Master keys are used to generate, encrypt and store user keys into the CKDS. They’re loaded into the CEX hardware, and not stored elsewhere. User keys (data encrypting keys) are generated through ICSF services, stored inside the CKDS, may be public or private, clear or secure, and are used by the IBM InfoSphere GDEz Encryption Tool along with the encryption algorithm to convert user data to ciphertext for database encryption.
A clear key is exposed in the storage of a processor and can be viewed in a dump of storage. If this is correctly interpreted, it can expose data. It’s used in software-based cryptography, so CPACF and the CEX hardware is not required. A secure key is only ever exposed in bounds of a secure processor and can never be seen in storage or a dump. It’s held encrypted under the master key. APIs are available via ICSF, and a secure key can be used from Java on z/OS.
Application encryption requires changes to applications to implement and maintain. It’s highly granular and protects data right up to the point where it will be used. The applications must be responsible for key management, and it’s a suitable technique for selective encryption of hyper-sensitive data.
Database encryption encrypts sensitive data at the Db2 row and column levels and IMS segment level. It’s transparent to applications. It requires Separation of Duties (SOD) and granular access control. It protects data in use within memory buffers, and clear text data cannot be accessed outside DBMS access methods. The sensitive data in logs, image copy data sets and DASD volume backups are also encrypted. It utilizes IBM Z integrated cryptographic hardware.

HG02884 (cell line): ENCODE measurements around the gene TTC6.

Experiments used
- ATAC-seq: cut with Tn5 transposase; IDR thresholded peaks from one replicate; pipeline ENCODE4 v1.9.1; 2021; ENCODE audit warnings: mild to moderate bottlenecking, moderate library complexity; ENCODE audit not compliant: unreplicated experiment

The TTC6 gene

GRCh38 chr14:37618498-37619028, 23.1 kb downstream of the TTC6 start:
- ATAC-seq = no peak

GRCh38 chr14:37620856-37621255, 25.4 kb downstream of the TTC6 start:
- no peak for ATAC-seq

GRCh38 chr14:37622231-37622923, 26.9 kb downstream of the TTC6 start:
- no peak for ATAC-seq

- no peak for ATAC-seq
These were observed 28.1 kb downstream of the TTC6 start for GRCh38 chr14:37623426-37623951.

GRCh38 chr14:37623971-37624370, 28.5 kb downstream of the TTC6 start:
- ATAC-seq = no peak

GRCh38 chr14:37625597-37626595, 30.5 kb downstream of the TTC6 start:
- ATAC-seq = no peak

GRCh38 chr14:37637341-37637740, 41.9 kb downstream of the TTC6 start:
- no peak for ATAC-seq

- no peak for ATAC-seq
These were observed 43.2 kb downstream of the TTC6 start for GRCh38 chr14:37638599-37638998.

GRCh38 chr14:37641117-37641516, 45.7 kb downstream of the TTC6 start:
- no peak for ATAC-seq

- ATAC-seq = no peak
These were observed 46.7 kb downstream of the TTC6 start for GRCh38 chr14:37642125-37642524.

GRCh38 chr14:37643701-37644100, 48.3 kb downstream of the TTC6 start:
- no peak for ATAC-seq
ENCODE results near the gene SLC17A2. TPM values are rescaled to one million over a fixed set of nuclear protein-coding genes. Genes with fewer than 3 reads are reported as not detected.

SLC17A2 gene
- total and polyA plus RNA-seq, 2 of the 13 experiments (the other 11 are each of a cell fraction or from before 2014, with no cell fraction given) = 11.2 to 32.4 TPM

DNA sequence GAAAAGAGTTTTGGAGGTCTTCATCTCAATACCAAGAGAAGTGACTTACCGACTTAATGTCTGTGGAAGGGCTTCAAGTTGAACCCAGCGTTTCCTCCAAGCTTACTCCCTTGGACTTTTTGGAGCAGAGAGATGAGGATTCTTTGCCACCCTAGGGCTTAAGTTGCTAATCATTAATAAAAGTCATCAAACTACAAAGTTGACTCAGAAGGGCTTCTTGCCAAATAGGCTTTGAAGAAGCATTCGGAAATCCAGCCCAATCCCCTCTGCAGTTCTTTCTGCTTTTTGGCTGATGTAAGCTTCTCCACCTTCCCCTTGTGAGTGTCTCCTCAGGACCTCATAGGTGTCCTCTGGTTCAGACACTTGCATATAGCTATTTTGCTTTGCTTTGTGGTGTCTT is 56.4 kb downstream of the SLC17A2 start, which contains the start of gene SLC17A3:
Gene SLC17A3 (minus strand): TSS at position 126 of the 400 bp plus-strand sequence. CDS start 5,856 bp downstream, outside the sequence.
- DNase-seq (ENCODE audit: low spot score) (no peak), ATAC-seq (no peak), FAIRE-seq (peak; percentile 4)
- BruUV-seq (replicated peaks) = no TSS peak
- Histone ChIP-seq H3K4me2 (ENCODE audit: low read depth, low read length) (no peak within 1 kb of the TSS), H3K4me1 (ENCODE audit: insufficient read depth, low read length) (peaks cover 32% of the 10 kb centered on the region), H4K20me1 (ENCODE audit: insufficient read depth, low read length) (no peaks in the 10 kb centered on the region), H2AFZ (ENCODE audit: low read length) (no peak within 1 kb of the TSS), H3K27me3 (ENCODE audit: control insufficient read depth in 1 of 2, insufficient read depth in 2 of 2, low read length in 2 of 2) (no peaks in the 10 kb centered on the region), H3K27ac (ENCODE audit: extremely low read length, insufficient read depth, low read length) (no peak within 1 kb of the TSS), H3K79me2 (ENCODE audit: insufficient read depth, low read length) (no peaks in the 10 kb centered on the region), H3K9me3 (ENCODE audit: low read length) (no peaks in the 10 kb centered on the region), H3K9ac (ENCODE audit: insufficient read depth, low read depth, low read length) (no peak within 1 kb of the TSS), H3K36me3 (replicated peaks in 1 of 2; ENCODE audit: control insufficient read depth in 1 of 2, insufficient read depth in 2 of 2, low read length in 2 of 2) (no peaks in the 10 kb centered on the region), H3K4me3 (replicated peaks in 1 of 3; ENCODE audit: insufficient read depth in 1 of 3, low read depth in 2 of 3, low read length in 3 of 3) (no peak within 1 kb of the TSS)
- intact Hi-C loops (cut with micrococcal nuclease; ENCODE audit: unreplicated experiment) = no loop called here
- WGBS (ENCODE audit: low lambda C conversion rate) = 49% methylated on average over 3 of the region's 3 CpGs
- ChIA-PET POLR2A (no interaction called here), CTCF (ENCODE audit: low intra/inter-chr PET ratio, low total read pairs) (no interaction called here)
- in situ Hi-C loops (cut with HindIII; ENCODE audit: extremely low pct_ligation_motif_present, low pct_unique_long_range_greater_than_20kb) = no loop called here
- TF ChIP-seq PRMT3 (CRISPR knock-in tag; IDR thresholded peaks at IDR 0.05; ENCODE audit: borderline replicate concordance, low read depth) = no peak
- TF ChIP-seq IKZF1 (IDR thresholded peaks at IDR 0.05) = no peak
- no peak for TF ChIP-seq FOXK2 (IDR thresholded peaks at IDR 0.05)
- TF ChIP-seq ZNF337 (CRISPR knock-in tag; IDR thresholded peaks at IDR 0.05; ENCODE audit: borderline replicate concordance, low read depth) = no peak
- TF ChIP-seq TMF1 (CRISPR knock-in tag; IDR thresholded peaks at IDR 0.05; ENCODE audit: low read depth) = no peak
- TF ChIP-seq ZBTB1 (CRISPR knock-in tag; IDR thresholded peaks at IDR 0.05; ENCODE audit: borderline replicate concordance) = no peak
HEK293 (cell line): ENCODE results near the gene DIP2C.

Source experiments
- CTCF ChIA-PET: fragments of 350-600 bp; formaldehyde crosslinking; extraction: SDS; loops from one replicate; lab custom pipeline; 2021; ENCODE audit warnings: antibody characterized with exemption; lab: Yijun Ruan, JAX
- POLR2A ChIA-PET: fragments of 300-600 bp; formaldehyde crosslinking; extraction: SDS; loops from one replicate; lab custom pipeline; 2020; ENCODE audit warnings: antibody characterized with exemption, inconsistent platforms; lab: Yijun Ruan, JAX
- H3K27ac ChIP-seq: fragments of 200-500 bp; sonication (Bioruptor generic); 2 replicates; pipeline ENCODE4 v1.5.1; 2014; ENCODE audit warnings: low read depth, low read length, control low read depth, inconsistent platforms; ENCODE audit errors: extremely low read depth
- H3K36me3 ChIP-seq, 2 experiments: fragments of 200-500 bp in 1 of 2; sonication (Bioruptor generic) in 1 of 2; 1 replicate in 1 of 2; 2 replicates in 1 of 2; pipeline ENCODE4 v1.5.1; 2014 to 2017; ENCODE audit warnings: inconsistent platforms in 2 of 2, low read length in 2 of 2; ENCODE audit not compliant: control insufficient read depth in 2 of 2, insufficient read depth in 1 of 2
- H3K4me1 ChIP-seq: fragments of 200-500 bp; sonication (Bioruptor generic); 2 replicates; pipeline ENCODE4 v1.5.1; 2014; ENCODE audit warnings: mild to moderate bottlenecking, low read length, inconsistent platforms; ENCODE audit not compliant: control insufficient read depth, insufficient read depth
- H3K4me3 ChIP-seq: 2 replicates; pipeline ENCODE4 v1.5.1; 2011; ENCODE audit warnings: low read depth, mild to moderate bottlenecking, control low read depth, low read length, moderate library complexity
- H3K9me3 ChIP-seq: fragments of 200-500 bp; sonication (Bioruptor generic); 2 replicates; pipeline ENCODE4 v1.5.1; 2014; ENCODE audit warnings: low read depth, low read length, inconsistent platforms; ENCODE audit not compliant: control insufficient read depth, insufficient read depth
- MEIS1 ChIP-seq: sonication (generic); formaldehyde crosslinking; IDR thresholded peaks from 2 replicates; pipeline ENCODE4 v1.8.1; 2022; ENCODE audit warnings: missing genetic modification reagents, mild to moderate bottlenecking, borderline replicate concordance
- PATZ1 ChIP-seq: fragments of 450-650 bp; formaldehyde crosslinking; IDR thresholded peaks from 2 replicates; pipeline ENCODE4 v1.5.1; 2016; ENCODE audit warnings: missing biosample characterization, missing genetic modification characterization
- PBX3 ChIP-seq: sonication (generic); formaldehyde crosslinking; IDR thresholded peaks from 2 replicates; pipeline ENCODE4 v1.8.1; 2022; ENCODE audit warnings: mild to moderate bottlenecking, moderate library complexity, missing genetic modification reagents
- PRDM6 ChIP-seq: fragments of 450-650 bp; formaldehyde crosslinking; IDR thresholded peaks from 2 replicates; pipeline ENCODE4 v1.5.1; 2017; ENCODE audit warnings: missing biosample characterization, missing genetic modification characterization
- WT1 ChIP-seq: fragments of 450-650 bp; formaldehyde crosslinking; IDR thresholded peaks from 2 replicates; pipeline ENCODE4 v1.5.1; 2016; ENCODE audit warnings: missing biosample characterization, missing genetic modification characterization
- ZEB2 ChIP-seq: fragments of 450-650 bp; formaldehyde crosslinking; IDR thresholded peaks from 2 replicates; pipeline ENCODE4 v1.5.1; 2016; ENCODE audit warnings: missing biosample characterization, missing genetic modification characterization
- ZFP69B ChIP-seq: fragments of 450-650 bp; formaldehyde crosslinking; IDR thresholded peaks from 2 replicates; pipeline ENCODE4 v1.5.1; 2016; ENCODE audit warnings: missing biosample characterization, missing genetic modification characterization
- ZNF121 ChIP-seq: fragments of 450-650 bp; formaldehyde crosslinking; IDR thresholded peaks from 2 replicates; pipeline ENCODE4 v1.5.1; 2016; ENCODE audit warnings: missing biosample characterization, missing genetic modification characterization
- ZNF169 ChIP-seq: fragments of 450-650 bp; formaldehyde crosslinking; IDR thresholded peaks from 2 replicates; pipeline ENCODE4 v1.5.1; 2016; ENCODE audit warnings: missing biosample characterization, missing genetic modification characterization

How Pervasive Encryption Works With CICS and IMS
Capabilities such as z/OS data set encryption and z/OS Coupling Facility encryption allow users to protect CICS data in a way that’s transparent to applications and databases. Pervasive encryption can be used with any in-service release of CICS. Users can encrypt any CICS data with just a few one-time set up steps. Typically, there’s very low CPU overhead on CICS transactions after enabling data set encryption and Coupling Facility encryption.
With IMS, Db2 and VSAM, data set encryption is enabled by policy, transparent to applications, tied to access control and uses protected encryption keys. It can be used to broadly encrypt data at rest. It can encrypt in bulk, for low overhead, and utilizes the integrated cryptographic hardware. With data set encryption, no application changes are required. A data set is defined as “encrypted” when a key label is supplied either on or prior to allocation of a new sequential or VSAM extended format data set.
Hardware encryption provides protection against intrusion, tamper or removal of physical infrastructure. It protects at the DASD subsystem level. It provides all-or-nothing encryption, but only data at rest is encrypted. A single encryption key is used for everything. There’s no application overhead and zero host CPU cost. It prevents exposures on disk removal, box removal and file removal.
With cyberattacks so prevalent and fines for non-compliance with regulations getting to be so expensive, it makes sense for organizations to take a very close look at the pervasive encryption features available on the most recent IBM mainframes—and that includes businesses that might not currently be using a mainframe.